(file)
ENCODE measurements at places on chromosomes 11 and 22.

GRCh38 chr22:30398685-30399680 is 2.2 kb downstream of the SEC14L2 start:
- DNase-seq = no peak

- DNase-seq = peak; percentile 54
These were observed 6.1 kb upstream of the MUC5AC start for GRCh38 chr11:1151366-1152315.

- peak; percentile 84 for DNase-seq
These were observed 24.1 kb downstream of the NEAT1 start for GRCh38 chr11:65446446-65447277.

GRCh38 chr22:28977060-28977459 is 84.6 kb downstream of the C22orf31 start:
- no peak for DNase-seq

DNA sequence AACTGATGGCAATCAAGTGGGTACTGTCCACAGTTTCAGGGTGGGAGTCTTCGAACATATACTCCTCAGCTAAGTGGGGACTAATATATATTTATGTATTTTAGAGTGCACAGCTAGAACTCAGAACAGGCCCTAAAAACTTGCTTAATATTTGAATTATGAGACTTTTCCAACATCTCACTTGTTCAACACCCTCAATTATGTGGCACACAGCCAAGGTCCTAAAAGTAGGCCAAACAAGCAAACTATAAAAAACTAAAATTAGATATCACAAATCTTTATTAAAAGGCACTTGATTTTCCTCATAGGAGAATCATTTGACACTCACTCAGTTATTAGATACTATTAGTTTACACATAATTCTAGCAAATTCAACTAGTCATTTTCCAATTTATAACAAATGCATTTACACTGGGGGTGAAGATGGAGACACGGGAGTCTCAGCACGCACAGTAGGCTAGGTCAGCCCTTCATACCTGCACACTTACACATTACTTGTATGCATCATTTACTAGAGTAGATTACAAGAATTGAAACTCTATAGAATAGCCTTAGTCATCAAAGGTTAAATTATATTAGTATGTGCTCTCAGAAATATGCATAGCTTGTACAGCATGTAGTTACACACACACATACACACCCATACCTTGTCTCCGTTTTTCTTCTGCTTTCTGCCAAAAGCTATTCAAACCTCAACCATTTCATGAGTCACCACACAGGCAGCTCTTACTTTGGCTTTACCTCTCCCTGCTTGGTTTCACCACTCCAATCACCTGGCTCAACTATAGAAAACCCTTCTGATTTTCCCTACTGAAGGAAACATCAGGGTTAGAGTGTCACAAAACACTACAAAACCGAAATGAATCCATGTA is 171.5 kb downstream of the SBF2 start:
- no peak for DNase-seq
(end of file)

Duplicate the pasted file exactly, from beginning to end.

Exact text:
ENCODE measurements at places on chromosomes 11 and 22.

GRCh38 chr22:30398685-30399680 is 2.2 kb downstream of the SEC14L2 start:
- DNase-seq = no peak

- DNase-seq = peak; percentile 54
These were observed 6.1 kb upstream of the MUC5AC start for GRCh38 chr11:1151366-1152315.

- peak; percentile 84 for DNase-seq
These were observed 24.1 kb downstream of the NEAT1 start for GRCh38 chr11:65446446-65447277.

GRCh38 chr22:28977060-28977459 is 84.6 kb downstream of the C22orf31 start:
- no peak for DNase-seq

DNA sequence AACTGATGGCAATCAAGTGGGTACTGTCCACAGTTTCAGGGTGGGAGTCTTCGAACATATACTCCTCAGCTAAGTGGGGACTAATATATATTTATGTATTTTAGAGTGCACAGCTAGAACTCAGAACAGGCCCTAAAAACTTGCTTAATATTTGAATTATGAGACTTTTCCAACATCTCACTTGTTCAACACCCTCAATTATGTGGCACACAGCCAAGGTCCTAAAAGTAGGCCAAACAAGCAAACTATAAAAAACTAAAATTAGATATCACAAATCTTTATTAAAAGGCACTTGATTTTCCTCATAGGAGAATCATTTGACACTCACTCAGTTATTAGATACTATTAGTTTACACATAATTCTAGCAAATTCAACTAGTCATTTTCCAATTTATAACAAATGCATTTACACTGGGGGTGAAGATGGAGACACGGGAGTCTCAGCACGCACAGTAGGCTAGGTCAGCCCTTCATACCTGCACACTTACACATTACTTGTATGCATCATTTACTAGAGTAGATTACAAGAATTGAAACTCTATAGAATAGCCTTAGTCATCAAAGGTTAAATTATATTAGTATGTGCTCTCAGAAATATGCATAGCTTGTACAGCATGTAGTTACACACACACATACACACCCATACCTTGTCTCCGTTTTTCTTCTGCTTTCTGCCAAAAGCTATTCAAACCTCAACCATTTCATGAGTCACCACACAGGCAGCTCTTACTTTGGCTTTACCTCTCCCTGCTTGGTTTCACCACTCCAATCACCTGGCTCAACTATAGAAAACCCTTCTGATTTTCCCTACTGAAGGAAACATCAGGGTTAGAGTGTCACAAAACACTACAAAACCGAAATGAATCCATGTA is 171.5 kb downstream of the SBF2 start:
- no peak for DNase-seq